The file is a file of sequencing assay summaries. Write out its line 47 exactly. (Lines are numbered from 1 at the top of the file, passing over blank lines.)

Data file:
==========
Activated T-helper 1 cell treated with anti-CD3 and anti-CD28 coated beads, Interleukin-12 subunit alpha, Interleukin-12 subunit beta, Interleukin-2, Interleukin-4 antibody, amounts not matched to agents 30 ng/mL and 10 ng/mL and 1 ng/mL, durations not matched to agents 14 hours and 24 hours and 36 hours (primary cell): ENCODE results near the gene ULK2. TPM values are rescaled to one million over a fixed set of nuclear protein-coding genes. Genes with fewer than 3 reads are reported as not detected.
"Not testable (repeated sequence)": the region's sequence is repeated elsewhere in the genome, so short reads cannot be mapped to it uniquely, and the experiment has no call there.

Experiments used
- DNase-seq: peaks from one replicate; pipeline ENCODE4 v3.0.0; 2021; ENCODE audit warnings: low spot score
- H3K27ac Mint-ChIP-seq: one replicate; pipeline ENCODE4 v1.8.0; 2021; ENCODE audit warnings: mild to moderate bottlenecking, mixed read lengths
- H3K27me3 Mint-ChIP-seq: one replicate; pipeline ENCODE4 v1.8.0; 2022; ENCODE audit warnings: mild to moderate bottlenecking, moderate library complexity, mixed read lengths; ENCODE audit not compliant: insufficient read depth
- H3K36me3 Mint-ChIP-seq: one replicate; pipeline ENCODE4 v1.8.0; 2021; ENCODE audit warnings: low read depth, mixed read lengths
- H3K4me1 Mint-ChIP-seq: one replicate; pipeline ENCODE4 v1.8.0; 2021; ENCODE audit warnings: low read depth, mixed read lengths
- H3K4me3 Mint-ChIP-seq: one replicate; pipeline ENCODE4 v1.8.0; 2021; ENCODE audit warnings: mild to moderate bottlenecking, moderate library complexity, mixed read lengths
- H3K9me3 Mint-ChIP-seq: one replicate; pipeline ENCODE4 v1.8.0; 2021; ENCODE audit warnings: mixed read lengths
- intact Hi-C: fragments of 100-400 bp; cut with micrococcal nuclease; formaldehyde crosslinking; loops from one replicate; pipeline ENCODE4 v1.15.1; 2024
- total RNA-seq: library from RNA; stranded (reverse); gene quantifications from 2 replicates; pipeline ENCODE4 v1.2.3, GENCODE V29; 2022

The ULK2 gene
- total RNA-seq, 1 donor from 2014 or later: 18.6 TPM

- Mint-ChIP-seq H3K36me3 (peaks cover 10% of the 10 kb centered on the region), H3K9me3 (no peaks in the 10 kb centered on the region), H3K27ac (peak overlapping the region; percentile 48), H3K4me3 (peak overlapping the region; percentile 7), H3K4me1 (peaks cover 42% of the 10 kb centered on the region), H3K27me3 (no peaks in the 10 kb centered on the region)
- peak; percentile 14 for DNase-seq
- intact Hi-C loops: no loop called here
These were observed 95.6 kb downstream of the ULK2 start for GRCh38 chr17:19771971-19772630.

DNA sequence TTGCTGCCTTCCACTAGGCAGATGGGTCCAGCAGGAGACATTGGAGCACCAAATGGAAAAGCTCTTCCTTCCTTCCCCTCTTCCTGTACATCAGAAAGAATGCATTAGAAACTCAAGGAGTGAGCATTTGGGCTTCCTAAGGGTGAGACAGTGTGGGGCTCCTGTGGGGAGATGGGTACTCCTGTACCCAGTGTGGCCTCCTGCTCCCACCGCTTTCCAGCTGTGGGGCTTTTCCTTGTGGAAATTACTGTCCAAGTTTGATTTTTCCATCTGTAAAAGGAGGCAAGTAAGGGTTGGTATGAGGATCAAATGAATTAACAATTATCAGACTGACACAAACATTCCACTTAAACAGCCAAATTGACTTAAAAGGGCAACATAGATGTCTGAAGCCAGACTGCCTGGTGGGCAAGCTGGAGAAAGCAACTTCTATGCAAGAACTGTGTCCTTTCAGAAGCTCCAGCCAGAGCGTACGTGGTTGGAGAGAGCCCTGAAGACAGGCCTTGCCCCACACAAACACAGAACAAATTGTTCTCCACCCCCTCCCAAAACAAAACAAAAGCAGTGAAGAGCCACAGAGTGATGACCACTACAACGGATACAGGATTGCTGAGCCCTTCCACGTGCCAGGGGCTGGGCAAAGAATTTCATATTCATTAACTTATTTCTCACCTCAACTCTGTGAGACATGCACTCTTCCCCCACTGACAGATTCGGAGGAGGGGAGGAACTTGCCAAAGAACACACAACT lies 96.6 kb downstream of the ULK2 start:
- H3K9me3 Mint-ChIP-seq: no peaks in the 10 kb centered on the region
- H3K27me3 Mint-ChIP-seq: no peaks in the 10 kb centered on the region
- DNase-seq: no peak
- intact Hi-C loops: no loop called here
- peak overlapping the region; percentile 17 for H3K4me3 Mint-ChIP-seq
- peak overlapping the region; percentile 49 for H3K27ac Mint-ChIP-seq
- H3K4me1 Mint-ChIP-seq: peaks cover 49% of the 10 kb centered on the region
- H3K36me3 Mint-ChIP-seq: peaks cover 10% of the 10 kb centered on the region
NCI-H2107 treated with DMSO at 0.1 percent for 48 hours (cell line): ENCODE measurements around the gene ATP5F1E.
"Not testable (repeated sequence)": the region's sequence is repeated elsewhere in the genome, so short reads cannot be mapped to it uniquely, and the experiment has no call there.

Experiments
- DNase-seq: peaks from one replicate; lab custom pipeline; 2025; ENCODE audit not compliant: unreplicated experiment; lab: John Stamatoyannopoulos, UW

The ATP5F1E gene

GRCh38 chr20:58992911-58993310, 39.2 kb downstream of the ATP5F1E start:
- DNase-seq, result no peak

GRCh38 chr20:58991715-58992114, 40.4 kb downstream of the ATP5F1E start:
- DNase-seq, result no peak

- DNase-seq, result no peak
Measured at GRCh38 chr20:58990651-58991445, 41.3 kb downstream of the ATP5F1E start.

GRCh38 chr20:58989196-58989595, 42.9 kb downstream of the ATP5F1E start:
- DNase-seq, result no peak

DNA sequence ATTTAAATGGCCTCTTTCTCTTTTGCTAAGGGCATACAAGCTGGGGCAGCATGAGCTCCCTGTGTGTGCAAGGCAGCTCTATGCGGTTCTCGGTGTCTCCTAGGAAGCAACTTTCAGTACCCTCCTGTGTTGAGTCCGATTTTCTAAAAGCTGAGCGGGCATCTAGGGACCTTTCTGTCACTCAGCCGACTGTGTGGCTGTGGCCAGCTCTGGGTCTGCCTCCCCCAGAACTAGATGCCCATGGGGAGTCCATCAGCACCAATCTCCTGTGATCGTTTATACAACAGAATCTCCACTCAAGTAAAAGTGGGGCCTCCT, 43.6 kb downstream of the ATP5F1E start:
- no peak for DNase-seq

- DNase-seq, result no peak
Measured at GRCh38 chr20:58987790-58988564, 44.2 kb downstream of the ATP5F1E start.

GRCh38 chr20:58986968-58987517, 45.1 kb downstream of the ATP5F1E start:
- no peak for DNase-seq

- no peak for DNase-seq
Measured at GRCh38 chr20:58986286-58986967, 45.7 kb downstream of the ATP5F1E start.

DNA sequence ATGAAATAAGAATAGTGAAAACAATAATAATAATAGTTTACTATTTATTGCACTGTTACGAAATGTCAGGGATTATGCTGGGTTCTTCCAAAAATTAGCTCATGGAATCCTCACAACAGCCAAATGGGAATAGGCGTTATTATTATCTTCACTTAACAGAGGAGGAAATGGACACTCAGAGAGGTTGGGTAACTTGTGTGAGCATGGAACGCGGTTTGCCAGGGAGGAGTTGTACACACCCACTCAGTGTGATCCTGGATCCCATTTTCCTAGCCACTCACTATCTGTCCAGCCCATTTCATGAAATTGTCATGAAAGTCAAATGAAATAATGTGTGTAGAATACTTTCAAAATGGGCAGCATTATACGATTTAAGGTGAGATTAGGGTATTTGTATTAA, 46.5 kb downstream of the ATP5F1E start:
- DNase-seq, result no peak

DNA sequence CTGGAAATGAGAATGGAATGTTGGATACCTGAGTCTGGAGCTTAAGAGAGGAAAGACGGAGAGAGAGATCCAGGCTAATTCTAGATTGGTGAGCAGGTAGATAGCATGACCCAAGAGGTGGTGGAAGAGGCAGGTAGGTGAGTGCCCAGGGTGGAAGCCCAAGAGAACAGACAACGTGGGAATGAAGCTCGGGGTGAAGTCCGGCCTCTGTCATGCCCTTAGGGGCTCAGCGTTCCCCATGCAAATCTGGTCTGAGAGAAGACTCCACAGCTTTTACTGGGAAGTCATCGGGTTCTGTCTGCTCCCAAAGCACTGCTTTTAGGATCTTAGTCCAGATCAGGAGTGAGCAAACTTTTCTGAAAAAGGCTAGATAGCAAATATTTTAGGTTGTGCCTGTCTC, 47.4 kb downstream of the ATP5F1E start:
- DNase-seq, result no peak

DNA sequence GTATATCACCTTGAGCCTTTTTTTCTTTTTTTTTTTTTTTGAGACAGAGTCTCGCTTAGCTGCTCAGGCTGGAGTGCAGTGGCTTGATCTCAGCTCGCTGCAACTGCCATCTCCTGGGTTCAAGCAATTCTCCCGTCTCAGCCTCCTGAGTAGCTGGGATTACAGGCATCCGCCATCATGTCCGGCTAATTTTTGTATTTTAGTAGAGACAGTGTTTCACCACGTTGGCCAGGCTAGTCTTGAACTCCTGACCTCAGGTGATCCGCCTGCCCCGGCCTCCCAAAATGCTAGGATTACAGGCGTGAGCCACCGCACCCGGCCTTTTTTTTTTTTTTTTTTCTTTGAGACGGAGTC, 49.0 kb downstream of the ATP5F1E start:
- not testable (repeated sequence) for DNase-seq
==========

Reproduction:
- no peak for DNase-seq